In this light it is totally reasonable for the atevi (Foreigner/Cherryh) to be humanoid in general appearance, just like the mri (Faded Sun/Cherryh), or the ferengi or the klingon or the andorians (Star Trek) or the Na’vi (Avatar). Just to name a few.

Picking on unalien aliens is thus so far besides the point a gas giant can pass through the resulting void. If doing it makes you happy – please continue, but don’t expect to be taken seriously by anyone.

When bookshops turns into “bookshops”

I like books, so it’s only natural I like bookshops too. Or, perhaps LIKED should be the expression used.

When I started liking bookshops, somewhere back when I started liking books, libraries, and anything carrying books, one of the big things was how these places enabled me to go browsing. Reading spines, picking up a book to get a feel of it, weigh in in my hand, decide if it was a “buy me” or a “put me back”.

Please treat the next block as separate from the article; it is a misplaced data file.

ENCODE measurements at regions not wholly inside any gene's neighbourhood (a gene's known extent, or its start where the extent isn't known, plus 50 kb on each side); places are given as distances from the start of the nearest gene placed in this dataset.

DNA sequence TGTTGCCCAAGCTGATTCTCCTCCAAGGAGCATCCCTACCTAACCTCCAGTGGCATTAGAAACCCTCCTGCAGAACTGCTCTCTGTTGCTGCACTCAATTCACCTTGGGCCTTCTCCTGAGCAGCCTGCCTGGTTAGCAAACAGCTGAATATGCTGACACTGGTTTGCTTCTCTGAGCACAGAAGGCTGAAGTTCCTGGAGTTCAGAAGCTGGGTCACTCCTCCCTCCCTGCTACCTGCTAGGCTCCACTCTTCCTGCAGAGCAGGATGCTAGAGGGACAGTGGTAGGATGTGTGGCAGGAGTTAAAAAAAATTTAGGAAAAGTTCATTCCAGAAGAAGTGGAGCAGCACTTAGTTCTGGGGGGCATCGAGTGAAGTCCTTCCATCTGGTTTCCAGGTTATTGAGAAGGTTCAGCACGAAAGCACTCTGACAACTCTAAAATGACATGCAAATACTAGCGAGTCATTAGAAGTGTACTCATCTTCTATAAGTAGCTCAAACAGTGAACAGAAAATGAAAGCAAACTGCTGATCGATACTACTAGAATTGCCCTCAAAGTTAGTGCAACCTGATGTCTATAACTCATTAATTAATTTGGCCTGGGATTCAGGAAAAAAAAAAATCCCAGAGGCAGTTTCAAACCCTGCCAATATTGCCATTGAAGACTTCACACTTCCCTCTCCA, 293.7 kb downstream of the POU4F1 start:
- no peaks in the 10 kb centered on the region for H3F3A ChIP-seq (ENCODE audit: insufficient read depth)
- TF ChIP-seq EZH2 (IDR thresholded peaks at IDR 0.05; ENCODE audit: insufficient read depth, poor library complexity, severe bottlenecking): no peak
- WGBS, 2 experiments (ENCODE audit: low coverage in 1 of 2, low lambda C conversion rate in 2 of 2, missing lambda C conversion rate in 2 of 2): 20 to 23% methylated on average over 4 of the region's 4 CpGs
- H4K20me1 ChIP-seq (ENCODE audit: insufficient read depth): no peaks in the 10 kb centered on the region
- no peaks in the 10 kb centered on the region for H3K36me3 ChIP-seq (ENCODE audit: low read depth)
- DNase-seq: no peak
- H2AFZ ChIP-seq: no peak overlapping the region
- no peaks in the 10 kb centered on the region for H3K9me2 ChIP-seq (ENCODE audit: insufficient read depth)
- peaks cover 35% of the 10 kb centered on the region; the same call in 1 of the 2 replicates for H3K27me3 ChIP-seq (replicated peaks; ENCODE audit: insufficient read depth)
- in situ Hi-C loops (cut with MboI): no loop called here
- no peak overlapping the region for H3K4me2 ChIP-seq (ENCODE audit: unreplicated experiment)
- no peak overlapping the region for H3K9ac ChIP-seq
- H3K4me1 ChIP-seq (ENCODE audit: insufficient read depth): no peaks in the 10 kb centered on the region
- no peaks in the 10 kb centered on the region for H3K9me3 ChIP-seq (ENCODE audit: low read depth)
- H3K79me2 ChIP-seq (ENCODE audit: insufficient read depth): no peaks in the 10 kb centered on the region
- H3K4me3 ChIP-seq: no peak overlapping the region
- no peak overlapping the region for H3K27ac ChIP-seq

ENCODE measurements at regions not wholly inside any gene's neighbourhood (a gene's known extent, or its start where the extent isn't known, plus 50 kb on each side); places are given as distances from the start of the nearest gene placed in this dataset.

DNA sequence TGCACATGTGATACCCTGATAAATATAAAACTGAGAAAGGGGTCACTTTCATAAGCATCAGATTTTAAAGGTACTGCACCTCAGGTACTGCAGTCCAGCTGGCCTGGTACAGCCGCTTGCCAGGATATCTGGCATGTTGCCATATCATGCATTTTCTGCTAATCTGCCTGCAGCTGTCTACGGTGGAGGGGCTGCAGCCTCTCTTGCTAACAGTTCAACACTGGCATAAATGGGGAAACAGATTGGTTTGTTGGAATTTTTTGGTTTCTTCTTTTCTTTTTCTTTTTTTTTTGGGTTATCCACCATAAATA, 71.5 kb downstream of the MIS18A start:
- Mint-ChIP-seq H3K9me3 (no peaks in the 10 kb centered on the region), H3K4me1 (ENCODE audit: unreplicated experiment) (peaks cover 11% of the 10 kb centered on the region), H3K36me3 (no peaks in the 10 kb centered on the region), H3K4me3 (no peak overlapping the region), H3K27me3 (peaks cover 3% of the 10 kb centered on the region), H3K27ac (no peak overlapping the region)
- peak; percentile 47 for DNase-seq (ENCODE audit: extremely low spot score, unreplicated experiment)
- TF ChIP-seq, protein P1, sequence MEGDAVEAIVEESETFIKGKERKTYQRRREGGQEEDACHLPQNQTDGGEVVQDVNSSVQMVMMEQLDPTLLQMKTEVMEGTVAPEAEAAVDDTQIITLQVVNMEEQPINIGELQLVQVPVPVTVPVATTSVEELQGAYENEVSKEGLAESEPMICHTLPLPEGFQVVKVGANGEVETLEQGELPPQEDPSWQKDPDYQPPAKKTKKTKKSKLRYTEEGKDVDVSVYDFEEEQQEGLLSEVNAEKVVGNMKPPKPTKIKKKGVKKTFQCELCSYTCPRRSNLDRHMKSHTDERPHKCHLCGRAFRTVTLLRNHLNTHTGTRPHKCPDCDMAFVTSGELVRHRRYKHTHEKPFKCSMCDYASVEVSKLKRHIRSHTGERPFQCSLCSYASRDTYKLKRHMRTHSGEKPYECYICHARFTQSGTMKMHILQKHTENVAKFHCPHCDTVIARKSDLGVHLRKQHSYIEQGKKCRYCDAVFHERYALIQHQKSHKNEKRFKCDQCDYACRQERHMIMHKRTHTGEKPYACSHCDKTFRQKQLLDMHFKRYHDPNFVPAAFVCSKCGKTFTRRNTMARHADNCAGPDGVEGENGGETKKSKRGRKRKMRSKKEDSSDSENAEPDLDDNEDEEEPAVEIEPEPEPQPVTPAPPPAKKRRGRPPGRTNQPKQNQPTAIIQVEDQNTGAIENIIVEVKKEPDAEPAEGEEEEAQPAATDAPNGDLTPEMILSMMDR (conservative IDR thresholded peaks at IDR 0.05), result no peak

Bookshops used to be palaces for book lovers, with muffled sounds, occasionally some words between a clerk and a patron.

Books in Sweden was outrageously expensive, though, and one day back in 1996 or so I found I actually have no idea what was my first book bought from them but I remember sending half of my credit card number by email and, and the other half by fax because there just wasn’t such a thing as secure online payment, and the pages were all that special web grey everything was before html expanded to allow background colour. Back then returning customers got Yule gifts – I still have a mouse mat, and a hot drinks mug.

About every fourth package got stuck in customs, increasing the cost by 25%, but even so it was worth it.

I guess it was back then it all started, and that I am part guilty – the decline of the brick’n’mortar bookshops. They have been threatened for some time now and the last handful of years I have consciously done my best to support them. Every now and then I take a detour to a bookshop. When I look for something SF or F I visit SF Bokhandeln, else I go to Akademibokhandeln at Mäster Samuelsgatan. Lately I have been forced to order from an online entity nonetheless, because the books that I’ve been looking for has been very much absent from the shelves.